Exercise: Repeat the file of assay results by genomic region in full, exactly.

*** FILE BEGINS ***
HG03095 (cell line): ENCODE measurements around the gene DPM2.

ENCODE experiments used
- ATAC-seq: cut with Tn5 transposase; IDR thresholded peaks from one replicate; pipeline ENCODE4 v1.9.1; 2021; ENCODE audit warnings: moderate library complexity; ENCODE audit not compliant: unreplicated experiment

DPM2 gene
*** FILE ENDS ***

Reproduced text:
HG03095 (cell line): ENCODE measurements around the gene DPM2.

ENCODE experiments used
- ATAC-seq: cut with Tn5 transposase; IDR thresholded peaks from one replicate; pipeline ENCODE4 v1.9.1; 2021; ENCODE audit warnings: moderate library complexity; ENCODE audit not compliant: unreplicated experiment

DPM2 gene